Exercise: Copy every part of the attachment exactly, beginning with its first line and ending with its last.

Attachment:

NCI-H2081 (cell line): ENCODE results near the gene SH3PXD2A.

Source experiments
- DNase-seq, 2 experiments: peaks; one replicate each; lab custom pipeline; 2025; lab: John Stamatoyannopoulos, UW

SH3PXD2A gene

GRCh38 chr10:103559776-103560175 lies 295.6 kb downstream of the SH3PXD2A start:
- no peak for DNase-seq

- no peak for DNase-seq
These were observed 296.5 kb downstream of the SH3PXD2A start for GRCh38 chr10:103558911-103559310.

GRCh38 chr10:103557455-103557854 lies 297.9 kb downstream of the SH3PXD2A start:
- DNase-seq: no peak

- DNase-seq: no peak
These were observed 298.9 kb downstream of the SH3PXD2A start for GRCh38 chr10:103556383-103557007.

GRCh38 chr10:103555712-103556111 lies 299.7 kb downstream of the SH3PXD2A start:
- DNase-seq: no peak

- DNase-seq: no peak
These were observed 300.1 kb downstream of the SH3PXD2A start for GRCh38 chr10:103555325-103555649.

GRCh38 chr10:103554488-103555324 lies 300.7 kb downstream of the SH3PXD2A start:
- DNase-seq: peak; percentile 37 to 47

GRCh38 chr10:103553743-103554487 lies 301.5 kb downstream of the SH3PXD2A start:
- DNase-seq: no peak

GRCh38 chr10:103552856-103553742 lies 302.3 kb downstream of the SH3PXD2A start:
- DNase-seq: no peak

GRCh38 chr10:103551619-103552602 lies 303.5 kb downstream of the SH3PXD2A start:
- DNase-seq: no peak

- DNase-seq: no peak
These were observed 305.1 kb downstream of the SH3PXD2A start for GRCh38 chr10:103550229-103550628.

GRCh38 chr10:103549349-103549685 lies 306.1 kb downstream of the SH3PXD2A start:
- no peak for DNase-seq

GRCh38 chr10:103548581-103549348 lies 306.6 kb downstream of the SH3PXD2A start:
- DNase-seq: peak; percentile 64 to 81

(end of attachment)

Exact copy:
NCI-H2081 (cell line): ENCODE results near the gene SH3PXD2A.

Source experiments
- DNase-seq, 2 experiments: peaks; one replicate each; lab custom pipeline; 2025; lab: John Stamatoyannopoulos, UW

SH3PXD2A gene

GRCh38 chr10:103559776-103560175 lies 295.6 kb downstream of the SH3PXD2A start:
- no peak for DNase-seq

- no peak for DNase-seq
These were observed 296.5 kb downstream of the SH3PXD2A start for GRCh38 chr10:103558911-103559310.

GRCh38 chr10:103557455-103557854 lies 297.9 kb downstream of the SH3PXD2A start:
- DNase-seq: no peak

- DNase-seq: no peak
These were observed 298.9 kb downstream of the SH3PXD2A start for GRCh38 chr10:103556383-103557007.

GRCh38 chr10:103555712-103556111 lies 299.7 kb downstream of the SH3PXD2A start:
- DNase-seq: no peak

- DNase-seq: no peak
These were observed 300.1 kb downstream of the SH3PXD2A start for GRCh38 chr10:103555325-103555649.

GRCh38 chr10:103554488-103555324 lies 300.7 kb downstream of the SH3PXD2A start:
- DNase-seq: peak; percentile 37 to 47

GRCh38 chr10:103553743-103554487 lies 301.5 kb downstream of the SH3PXD2A start:
- DNase-seq: no peak

GRCh38 chr10:103552856-103553742 lies 302.3 kb downstream of the SH3PXD2A start:
- DNase-seq: no peak

GRCh38 chr10:103551619-103552602 lies 303.5 kb downstream of the SH3PXD2A start:
- DNase-seq: no peak

- DNase-seq: no peak
These were observed 305.1 kb downstream of the SH3PXD2A start for GRCh38 chr10:103550229-103550628.

GRCh38 chr10:103549349-103549685 lies 306.1 kb downstream of the SH3PXD2A start:
- no peak for DNase-seq

GRCh38 chr10:103548581-103549348 lies 306.6 kb downstream of the SH3PXD2A start:
- DNase-seq: peak; percentile 64 to 81